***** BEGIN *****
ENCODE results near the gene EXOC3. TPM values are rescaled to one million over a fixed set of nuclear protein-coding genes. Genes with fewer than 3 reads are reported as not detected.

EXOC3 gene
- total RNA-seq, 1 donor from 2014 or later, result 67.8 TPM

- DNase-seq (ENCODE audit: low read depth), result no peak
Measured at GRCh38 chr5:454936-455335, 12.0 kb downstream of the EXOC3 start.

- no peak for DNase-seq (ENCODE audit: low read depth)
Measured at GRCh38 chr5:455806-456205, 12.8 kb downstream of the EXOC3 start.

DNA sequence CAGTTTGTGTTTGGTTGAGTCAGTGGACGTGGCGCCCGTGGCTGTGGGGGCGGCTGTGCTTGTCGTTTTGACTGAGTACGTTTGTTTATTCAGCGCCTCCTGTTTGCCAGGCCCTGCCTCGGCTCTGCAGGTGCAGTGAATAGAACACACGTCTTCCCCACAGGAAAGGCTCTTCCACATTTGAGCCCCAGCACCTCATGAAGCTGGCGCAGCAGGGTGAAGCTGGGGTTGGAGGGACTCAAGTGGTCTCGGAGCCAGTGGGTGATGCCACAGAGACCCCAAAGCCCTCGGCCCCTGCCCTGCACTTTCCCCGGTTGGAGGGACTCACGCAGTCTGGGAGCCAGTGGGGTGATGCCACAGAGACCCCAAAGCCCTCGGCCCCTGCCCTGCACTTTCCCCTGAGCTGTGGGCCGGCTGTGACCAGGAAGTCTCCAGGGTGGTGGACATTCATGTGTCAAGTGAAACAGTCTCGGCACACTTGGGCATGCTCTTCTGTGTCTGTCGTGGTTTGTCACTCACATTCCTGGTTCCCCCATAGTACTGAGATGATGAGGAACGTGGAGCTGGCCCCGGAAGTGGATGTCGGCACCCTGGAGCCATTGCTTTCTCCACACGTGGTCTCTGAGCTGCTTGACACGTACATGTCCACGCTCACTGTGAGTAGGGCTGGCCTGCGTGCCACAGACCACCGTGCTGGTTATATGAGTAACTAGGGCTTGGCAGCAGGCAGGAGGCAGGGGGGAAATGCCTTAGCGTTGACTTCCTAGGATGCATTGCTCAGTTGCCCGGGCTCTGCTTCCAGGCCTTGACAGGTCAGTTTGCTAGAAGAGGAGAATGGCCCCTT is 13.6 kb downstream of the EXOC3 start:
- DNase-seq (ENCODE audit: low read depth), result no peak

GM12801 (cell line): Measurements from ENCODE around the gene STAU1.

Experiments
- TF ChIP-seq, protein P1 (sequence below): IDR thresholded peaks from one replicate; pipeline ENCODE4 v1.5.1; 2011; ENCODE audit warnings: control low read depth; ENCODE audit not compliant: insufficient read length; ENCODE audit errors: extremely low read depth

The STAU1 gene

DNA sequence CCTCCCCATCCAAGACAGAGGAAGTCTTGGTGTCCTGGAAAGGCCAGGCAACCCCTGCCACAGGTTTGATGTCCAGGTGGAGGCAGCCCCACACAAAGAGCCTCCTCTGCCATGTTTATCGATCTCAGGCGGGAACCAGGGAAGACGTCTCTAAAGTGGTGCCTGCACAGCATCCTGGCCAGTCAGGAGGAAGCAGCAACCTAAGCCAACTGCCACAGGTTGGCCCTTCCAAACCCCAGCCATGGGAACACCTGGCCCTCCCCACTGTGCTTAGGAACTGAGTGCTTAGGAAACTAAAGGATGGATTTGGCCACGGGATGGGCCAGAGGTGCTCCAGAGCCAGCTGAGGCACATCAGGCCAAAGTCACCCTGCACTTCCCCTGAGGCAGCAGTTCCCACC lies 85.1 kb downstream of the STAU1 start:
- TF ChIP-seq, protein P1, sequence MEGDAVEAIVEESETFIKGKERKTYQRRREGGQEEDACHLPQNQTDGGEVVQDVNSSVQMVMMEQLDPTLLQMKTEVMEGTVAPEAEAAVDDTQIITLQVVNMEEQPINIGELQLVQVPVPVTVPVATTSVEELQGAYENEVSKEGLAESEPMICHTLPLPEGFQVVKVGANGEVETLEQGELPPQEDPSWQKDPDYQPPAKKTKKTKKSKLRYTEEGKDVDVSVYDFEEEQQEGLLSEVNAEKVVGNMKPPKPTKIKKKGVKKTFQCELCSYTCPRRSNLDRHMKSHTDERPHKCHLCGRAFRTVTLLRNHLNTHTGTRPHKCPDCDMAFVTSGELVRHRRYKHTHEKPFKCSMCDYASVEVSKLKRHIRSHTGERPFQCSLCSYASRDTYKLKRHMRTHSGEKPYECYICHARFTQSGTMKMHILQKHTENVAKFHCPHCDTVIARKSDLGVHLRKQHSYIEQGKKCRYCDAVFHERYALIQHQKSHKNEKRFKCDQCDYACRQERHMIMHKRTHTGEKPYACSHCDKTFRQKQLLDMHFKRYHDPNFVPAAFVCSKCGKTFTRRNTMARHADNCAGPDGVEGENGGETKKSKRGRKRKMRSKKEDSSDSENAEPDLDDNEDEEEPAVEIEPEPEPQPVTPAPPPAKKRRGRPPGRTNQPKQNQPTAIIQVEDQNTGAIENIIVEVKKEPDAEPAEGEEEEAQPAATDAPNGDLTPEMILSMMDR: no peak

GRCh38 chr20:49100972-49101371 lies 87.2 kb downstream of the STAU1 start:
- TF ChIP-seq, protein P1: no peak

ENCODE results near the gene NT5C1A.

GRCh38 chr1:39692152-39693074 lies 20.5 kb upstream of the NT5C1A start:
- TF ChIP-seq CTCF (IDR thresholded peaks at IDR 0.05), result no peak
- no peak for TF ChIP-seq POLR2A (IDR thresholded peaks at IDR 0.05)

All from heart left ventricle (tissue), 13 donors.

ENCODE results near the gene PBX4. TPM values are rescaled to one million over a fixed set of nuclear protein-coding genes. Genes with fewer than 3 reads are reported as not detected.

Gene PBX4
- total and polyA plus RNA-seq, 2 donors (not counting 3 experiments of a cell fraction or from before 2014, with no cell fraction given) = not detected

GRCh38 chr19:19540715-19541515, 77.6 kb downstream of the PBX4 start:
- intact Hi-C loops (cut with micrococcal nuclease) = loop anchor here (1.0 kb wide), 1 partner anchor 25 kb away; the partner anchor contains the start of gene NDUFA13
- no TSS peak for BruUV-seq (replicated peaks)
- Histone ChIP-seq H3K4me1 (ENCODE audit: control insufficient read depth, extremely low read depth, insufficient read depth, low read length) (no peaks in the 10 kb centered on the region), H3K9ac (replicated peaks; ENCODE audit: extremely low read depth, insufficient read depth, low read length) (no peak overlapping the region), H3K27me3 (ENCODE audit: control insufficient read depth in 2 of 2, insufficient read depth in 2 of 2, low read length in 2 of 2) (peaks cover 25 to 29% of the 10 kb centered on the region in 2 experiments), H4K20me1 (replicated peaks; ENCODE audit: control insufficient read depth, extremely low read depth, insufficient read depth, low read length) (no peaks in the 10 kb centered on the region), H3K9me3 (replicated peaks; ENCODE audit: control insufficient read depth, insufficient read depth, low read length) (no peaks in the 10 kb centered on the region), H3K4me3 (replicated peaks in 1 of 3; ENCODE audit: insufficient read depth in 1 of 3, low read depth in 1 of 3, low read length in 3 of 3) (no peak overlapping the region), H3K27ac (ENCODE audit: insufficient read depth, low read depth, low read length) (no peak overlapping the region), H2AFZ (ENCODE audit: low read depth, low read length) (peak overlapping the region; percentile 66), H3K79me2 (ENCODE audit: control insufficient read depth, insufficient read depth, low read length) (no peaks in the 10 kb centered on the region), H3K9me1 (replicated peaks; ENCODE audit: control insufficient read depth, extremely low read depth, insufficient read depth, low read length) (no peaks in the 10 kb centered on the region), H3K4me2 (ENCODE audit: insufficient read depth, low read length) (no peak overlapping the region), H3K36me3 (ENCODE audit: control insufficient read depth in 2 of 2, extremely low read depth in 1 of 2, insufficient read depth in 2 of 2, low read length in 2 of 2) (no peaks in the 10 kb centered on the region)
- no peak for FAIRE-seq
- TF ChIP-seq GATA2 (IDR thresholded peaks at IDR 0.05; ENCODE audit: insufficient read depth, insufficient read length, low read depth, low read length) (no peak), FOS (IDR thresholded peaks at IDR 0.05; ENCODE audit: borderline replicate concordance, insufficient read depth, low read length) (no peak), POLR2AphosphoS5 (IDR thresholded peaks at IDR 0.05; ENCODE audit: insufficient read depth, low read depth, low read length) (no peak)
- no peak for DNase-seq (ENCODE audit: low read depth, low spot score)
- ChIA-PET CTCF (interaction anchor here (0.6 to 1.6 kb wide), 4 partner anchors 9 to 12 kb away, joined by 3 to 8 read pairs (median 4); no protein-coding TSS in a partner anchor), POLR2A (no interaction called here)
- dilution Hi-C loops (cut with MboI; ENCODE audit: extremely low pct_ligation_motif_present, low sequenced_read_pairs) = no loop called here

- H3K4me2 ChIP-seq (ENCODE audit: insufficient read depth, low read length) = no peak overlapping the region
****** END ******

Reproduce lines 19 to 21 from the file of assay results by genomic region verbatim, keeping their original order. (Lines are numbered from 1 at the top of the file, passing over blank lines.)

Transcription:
GRCh38 chr1:39692152-39693074 lies 20.5 kb upstream of the NT5C1A start:
- TF ChIP-seq CTCF (IDR thresholded peaks at IDR 0.05), result no peak
- no peak for TF ChIP-seq POLR2A (IDR thresholded peaks at IDR 0.05)